• Plant bugs, stink bugs, and leaffooted plant bug nymphs, using a beating tray on clusters.
  • Black (darkened) nuts and epicarp lesions. Cut open nuts to confirm if there is bug feeding (stink bug, leaffooted plant bug, small plant bugs).
  • Stink bugs and leaffooted plant bug eggs on leaves or fruit.
  • Calocoris norvegicus and lygus bugs by sampling with a sweep net in weeds and groundcover. Once nut shells harden in late May, small plant bugs no longer cause damage.
In mid-May to early July, check trees where mealybug infestations were noted after harvest or at budbreak. Look for adult females on the rachises and manage as needed at peak crawler emergence (typically the first week of June) according to the Pistachio Pest Management Guidelines. If no treatment was made in June, continue monitoring.
In July, sample 100 nuts weekly for early splits. Apply an insecticide for navel orangeworm if more than 2 early splits per 100 nuts are found.
Monitor for fruit scabbing and rachis darkening caused by citrus flat mite. If detected, consider a pesticide application.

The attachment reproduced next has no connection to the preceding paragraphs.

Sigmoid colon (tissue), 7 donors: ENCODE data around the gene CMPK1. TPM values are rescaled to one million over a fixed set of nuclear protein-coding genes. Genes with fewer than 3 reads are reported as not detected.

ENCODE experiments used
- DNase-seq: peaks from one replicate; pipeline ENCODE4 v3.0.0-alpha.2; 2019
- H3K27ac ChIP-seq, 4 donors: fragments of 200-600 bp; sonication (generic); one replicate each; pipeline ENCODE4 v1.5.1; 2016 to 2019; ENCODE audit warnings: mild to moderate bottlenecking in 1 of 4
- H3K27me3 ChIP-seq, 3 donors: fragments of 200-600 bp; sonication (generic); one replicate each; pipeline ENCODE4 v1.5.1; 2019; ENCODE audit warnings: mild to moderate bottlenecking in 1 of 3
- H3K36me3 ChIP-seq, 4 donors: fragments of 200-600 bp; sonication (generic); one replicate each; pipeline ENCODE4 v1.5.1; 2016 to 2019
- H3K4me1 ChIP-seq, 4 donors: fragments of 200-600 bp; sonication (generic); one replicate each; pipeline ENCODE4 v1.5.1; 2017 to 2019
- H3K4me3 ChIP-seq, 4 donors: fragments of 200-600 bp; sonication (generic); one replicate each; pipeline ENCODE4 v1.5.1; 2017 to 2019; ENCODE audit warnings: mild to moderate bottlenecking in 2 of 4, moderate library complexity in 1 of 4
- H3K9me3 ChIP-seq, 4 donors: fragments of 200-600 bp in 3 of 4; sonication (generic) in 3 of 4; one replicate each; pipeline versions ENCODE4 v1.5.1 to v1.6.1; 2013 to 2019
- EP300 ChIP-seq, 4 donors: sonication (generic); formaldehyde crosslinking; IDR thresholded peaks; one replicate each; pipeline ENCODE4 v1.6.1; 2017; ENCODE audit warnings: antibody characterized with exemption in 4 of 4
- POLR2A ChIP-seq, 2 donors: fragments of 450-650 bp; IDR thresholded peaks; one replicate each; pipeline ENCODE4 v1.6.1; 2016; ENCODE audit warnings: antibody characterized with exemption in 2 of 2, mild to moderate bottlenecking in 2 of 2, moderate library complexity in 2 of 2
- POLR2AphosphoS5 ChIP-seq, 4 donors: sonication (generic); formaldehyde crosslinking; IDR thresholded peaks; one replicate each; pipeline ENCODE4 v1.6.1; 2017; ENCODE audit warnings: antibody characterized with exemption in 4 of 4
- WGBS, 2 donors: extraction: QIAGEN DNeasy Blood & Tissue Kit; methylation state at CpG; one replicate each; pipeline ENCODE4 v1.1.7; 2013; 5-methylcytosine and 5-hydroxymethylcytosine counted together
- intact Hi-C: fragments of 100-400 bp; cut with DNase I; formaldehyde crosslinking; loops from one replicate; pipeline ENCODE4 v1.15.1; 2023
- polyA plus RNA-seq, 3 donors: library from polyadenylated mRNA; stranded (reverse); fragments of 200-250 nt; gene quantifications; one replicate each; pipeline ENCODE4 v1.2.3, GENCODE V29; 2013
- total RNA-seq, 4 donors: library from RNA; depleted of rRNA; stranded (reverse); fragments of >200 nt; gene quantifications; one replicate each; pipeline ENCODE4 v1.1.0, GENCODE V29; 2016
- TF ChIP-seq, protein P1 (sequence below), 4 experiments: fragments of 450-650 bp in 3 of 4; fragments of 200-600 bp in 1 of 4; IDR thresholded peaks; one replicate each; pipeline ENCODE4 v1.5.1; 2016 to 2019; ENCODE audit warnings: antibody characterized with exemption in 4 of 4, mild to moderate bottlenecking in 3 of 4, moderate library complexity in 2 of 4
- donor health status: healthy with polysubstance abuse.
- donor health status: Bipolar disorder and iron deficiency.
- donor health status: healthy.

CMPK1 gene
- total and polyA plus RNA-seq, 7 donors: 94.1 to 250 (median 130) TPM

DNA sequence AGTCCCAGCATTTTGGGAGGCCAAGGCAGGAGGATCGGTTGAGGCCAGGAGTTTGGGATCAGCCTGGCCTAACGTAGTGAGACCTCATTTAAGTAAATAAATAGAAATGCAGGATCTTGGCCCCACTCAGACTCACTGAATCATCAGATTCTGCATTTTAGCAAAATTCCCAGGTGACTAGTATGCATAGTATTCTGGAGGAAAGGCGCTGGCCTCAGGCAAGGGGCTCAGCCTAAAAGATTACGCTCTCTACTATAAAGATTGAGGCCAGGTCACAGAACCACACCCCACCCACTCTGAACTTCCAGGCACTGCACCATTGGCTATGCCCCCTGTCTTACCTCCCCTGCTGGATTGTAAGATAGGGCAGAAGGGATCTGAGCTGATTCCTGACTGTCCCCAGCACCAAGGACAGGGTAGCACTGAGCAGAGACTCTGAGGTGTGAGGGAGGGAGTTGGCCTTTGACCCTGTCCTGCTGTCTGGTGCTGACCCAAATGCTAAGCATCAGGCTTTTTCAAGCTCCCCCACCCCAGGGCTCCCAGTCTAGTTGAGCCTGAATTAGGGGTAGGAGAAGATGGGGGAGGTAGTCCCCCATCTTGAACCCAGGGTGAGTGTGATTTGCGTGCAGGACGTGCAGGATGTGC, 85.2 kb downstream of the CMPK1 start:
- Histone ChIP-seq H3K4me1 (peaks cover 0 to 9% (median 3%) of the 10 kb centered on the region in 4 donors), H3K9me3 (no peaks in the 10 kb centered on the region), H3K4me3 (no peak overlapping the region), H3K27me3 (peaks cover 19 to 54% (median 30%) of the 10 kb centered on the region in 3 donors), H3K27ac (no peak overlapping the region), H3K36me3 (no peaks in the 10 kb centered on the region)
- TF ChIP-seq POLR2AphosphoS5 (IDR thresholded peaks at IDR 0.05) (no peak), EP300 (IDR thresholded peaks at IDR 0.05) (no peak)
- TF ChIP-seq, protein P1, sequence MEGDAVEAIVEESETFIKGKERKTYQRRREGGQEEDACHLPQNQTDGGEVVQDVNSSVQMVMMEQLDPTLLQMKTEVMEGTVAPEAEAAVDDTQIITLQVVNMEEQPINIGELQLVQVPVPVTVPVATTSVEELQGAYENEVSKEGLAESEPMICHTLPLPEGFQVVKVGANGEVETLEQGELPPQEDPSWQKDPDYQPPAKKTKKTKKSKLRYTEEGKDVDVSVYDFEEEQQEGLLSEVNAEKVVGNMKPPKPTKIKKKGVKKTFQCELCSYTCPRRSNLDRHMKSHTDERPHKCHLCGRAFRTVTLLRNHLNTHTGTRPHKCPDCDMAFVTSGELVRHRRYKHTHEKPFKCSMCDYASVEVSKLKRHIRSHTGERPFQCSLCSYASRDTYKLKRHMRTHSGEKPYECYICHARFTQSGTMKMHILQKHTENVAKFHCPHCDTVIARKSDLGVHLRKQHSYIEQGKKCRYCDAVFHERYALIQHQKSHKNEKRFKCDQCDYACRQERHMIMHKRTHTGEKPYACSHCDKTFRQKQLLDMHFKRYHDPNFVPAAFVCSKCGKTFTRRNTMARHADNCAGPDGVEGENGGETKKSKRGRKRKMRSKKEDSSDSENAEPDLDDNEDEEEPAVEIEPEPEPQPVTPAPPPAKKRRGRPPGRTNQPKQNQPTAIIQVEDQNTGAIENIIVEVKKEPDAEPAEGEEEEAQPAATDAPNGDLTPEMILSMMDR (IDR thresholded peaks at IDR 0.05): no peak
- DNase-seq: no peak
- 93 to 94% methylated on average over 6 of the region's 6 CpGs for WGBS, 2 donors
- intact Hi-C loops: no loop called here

Manage orchard floor weeds:

Apply herbicides for weeds that escaped initial management using drift-reducing spray nozzles where possible. Apply herbicides only when environmental conditions are favorable.

Monitor and manage diseases:
  • Alternaria blight (lesions) on foliage starting in mid-July. Manage if needed according to the Pistachio Pest Management Guidelines.
  • Botryosphaeria panicle and shoot blight. Consider a fungicide application in early June or if rain occurs. Consider performing an ONFIT assay in June to predict blighted fruit at harvest. You may need to adjust your fungicide spray program accordingly.
  • Verticillium wilt. Note trees for future removal.
Look for vertebrates and their damage and manage if needed:
  • Ground squirrels
  • Jackrabbits
  • Meadow voles
  • Pocket gophers